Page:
Launching the world premiere of a meaningful new play is always a cause for celebration at the Fountain Theatre. Saturday night, September 16th, was a thrilling night of jubilation as we opened the beautiful, funny and powerful new play Runaway Home by Jeremy J. Kamps. This timely new work about the community of New Orleans surviving together after Hurricane Katrina runs to November 5th.
After the soaring opening night performance, the enthralled audience gathered upstairs in our cafe for a catered reception with the cast and creative team. Food from New Orleans was served, with wine and beer flowing. A truly magical evening highlighting an unforgettable theatrical experience.
If you’ve visited our Fountain Caféin the last three months, you’ve already noticed the number of changes occurring. With its cheese and delicious snicker doodles topped with black Himalayan salt, its savory pastries, improved wines, finer coffee, its warm and inviting atmosphere, the Café is becoming the place to visit before and after shows here at the Fountain Theatre. Your Fountain Theatre experience is not complete without a drink on our rooftop patio, deep in discussion over the play you just saw.
We cannot talk about the Café’s stunning transformation without hailing our new breakout chef, Baltazar Gaytan. Originally from Salinas, California, Baltzar studied at Le Cordon Bleu Culinary Arts Academy in Pasadena and is wowing crowds with his inventive baked goods and dedication to the Café.
The Fountain cafe busy and buzzing.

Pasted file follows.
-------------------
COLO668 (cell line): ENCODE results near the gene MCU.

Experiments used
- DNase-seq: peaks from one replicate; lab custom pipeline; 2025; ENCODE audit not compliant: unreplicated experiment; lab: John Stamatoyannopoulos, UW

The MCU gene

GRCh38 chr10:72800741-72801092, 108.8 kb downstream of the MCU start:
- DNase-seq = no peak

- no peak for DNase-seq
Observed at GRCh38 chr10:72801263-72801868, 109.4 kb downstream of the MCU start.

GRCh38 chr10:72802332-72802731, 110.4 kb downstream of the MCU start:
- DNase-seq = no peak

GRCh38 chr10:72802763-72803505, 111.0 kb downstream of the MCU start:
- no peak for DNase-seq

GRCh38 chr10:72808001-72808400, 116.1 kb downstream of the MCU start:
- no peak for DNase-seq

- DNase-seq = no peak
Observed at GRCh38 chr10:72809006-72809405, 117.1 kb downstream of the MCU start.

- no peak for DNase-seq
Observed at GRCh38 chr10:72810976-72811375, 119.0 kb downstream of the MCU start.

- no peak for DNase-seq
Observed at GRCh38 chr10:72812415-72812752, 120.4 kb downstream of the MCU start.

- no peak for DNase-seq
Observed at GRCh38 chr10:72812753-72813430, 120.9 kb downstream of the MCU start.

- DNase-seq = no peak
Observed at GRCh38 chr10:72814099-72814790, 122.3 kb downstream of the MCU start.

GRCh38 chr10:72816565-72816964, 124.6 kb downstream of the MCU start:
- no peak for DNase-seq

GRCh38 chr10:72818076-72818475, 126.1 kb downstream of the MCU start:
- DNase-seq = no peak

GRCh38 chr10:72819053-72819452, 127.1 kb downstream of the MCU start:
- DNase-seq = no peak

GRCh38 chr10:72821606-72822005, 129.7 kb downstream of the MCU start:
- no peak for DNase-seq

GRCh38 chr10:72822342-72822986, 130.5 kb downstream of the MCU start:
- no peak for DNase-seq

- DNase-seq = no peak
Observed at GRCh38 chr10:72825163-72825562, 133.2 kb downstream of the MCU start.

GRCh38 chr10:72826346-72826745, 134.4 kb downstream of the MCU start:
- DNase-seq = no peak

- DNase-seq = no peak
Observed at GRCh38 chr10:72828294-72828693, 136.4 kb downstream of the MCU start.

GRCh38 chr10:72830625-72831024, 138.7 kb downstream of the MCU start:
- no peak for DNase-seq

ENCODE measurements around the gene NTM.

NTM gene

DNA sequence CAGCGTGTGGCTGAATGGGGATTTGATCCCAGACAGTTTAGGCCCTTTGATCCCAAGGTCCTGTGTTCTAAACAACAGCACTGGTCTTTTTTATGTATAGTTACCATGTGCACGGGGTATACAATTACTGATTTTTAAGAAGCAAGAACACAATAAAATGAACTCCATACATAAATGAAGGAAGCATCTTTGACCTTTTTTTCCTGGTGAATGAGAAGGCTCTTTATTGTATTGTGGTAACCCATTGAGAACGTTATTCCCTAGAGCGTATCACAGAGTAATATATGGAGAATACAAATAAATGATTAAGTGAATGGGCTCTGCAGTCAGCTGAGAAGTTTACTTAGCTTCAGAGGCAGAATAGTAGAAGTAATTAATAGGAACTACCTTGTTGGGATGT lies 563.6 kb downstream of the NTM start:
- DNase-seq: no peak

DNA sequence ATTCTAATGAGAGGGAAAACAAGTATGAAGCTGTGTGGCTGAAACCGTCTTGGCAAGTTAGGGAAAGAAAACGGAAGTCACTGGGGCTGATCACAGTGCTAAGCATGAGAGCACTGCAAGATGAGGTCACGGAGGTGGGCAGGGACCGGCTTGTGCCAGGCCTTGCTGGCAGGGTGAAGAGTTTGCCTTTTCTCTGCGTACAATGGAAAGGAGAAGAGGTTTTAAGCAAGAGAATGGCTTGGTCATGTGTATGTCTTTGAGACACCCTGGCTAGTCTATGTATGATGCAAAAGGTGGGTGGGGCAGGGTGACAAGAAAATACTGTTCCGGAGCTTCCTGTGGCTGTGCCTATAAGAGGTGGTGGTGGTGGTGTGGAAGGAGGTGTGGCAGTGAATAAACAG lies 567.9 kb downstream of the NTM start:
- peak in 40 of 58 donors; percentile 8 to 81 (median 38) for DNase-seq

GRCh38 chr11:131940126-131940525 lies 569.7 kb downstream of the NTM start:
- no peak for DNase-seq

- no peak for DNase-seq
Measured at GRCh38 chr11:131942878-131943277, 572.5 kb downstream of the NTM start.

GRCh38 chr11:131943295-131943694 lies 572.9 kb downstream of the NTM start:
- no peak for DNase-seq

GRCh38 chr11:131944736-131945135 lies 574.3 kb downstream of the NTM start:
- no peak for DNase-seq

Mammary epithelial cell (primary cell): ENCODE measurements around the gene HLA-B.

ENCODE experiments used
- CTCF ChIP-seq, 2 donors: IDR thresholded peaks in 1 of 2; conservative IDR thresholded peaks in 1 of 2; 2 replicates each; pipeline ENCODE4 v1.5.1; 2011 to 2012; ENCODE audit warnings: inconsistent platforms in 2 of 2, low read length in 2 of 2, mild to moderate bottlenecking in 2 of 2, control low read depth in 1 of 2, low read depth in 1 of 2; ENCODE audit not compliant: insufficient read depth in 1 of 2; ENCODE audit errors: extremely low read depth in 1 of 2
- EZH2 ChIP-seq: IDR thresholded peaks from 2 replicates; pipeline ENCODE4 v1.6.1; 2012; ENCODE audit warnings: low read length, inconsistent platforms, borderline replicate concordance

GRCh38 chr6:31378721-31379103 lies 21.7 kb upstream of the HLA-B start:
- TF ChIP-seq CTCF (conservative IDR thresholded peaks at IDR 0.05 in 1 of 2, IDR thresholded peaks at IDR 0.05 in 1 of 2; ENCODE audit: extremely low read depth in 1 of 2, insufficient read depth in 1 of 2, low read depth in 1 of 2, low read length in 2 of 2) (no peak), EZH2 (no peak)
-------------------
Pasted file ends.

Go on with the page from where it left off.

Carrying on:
While Baltzar’s skills speak for themselves, we sat down for a little Q&A to learn more about the Fountain’s chef and mastermind of the Café, as well as his goals for the future.
Tell us about your background. Where did you grow up and study cooking?
I grew up in a family of six with a single mother in Salinas, CA. We weren’t the most financially stable family, but it taught me to be resourceful and creative with my limited ingredients. A few years after high school, I decided to take a leap and decided to refine and expand my culinary knowledge at Le Cordon Bleu Culinary Arts Academy in Pasadena, CA.
Was there one person or one event in your life that turned you on to cooking?
During my gap years, my mother became more ill due to a genetic kidney disorder that my family carries. Unfortunately, this brought on a great deal of dietary restrictions, limiting her to an incredibly bland diet. After doing more research, I began to understand what grains and proteins she could have, giving me the ability to make her flavorful dishes despite her restrictions. While she was stubborn about this at first, she began to look forward to see what I’ve created for her. The joy that I gave to my mother when she eat was the point when I decided that I had a talent and it should be shared with others to enjoy.